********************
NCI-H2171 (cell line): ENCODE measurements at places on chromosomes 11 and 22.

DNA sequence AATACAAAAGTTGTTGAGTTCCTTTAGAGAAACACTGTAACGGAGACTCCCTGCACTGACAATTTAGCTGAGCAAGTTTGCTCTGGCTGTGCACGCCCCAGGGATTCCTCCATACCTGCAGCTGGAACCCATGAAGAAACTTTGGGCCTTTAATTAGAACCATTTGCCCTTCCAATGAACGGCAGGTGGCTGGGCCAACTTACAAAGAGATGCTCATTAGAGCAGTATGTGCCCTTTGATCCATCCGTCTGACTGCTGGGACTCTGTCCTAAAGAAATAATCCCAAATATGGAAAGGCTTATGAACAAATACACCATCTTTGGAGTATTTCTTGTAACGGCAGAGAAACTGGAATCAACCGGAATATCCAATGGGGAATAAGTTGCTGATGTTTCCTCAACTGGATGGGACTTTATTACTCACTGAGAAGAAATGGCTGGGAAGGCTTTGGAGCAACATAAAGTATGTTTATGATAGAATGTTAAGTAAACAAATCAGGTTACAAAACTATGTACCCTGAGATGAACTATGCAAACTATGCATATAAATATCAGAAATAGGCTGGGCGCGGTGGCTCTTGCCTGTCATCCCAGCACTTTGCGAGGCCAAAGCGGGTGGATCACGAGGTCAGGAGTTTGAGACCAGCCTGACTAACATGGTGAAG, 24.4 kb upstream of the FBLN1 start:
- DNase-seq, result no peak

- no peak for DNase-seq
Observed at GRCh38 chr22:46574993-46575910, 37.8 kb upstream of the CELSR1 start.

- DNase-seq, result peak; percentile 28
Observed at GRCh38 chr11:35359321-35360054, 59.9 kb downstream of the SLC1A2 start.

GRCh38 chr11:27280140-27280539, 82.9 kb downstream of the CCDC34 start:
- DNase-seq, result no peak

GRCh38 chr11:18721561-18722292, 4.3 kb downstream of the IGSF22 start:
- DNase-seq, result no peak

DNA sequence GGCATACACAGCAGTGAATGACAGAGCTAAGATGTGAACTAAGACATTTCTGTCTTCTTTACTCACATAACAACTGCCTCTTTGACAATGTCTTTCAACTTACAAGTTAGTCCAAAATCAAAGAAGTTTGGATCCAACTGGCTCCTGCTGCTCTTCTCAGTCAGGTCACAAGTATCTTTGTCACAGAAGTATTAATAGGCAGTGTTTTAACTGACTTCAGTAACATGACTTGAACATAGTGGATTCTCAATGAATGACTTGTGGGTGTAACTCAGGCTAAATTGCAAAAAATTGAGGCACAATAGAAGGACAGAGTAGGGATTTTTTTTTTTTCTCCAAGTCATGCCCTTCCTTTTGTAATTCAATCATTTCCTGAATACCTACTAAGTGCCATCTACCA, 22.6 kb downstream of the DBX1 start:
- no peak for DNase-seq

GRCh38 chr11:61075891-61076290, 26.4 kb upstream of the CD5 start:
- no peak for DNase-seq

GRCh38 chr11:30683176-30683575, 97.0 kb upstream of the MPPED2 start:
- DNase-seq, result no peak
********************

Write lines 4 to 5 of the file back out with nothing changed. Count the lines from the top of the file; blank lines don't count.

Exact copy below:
- no peak for DNase-seq
Observed at GRCh38 chr22:46574993-46575910, 37.8 kb upstream of the CELSR1 start.